Abuja has Hilton Hotel, Sheraton, super nice restaurants with different international cuisines, Johnny Rocket’s, KFC, Nike, Mango, Domino’s pizza, fancy swimming pools, jet ski on Jabi lake, new Theatres (movies come a little bit later, but they come), night clubs, poetry nights, fashion shows, concerts, jet setters… There is literally everything in Abuja. So, the foreigners that are concerned that they may feel like they are in a different world, you have nothing to be afraid of!
On the other hand, the city still keeps the “Nigerian spirit”. The vendors of different items are still on the side of the road, though fewer in numbers. They approach the cars only at the traffic lights. Nigerians wear their traditional clothes as work clothes too, so it adds to the colors of the city. The traffic is still chaotic, though less than in the other cities. You can still see random things being transported on the car roofs and backseats. You might bump into the herd of different animals crossing the major intersections, dancers and acrobats on the stop lights, street beggars, four people on the small motorcycle… Despite the fact that Keke Napep (Tricycle) is banned in Abuja, they can still be seen illegally transporting people in some parts of the town.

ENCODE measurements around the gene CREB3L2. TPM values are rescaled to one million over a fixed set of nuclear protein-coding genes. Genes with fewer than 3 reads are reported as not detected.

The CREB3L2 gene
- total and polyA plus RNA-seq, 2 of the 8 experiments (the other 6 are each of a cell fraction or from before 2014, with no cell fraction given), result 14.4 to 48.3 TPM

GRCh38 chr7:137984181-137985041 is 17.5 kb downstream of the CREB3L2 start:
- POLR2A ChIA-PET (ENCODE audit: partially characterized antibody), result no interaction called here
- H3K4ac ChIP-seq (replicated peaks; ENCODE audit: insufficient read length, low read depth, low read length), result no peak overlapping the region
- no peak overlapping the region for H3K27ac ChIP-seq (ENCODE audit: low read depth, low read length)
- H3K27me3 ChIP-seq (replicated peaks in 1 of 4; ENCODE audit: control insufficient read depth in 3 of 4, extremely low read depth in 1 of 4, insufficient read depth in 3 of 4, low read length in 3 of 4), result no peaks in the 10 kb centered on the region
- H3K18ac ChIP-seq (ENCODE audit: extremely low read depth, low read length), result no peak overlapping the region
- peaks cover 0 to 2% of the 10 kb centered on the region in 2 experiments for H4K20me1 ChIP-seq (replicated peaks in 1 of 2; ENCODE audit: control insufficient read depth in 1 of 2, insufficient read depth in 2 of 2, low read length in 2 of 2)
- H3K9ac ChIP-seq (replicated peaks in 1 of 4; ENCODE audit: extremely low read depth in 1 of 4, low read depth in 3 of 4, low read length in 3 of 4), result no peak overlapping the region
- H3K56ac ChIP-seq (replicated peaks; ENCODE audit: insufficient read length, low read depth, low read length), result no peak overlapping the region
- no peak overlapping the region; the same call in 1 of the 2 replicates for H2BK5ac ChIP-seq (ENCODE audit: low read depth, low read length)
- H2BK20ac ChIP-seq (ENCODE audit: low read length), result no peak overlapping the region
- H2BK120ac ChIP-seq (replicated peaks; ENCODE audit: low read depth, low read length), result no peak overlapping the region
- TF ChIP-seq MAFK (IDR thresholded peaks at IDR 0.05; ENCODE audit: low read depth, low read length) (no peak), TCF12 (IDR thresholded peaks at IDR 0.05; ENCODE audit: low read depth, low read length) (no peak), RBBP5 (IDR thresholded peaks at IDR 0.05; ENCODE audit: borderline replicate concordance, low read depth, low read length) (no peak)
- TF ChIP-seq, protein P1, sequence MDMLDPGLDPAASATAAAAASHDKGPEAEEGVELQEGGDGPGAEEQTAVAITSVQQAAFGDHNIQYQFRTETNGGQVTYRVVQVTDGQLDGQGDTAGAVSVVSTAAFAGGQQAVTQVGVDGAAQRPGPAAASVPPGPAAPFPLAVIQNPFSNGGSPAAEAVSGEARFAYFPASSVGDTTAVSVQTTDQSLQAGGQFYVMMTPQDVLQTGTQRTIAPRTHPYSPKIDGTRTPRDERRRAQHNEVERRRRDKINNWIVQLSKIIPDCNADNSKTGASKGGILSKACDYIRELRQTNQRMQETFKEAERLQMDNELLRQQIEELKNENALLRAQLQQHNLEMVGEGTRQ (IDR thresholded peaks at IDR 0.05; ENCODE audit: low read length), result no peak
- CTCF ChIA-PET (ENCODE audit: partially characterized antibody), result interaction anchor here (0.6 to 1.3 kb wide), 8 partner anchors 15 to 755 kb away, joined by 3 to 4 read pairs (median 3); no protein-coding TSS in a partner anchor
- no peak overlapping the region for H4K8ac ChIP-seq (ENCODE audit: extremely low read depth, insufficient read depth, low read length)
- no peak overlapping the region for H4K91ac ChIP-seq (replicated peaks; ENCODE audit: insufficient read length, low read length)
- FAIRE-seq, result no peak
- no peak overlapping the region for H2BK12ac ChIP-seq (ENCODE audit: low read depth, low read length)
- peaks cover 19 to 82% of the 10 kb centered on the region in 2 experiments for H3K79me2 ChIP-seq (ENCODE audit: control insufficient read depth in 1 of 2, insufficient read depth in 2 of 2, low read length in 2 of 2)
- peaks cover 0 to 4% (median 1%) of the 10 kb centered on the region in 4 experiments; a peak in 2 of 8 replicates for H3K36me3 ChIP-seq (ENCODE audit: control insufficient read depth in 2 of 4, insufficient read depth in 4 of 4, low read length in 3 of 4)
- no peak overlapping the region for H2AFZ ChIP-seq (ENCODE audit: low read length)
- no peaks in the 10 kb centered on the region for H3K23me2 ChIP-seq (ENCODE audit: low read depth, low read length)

The city has “only” about two million habitats, so it is pretty peaceful. As I said before, so many different cultures live together in one place, the extremely rich and extremely poor share the same city streets, and we are all leaving together in perfect harmony.